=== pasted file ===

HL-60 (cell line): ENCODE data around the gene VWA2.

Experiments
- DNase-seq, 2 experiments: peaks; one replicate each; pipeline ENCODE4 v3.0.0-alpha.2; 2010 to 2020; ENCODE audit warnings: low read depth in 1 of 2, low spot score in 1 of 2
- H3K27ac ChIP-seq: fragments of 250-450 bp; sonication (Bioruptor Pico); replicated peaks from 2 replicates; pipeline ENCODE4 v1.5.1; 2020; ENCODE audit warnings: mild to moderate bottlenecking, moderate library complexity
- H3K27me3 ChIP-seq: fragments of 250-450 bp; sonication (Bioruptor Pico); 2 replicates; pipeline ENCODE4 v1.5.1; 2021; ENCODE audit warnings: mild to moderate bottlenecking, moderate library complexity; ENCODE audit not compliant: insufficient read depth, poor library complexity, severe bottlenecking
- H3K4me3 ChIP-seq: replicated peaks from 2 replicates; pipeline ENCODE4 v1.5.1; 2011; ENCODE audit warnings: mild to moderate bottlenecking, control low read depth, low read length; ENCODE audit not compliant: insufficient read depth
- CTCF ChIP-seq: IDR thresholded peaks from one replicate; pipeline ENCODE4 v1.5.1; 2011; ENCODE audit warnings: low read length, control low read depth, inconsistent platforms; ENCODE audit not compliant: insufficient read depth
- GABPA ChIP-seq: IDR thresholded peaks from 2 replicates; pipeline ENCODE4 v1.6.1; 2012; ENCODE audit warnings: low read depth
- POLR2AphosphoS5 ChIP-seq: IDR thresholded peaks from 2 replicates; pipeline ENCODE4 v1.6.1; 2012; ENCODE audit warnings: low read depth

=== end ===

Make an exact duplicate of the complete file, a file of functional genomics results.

HL-60 (cell line): ENCODE data around the gene VWA2.

Experiments
- DNase-seq, 2 experiments: peaks; one replicate each; pipeline ENCODE4 v3.0.0-alpha.2; 2010 to 2020; ENCODE audit warnings: low read depth in 1 of 2, low spot score in 1 of 2
- H3K27ac ChIP-seq: fragments of 250-450 bp; sonication (Bioruptor Pico); replicated peaks from 2 replicates; pipeline ENCODE4 v1.5.1; 2020; ENCODE audit warnings: mild to moderate bottlenecking, moderate library complexity
- H3K27me3 ChIP-seq: fragments of 250-450 bp; sonication (Bioruptor Pico); 2 replicates; pipeline ENCODE4 v1.5.1; 2021; ENCODE audit warnings: mild to moderate bottlenecking, moderate library complexity; ENCODE audit not compliant: insufficient read depth, poor library complexity, severe bottlenecking
- H3K4me3 ChIP-seq: replicated peaks from 2 replicates; pipeline ENCODE4 v1.5.1; 2011; ENCODE audit warnings: mild to moderate bottlenecking, control low read depth, low read length; ENCODE audit not compliant: insufficient read depth
- CTCF ChIP-seq: IDR thresholded peaks from one replicate; pipeline ENCODE4 v1.5.1; 2011; ENCODE audit warnings: low read length, control low read depth, inconsistent platforms; ENCODE audit not compliant: insufficient read depth
- GABPA ChIP-seq: IDR thresholded peaks from 2 replicates; pipeline ENCODE4 v1.6.1; 2012; ENCODE audit warnings: low read depth
- POLR2AphosphoS5 ChIP-seq: IDR thresholded peaks from 2 replicates; pipeline ENCODE4 v1.6.1; 2012; ENCODE audit warnings: low read depth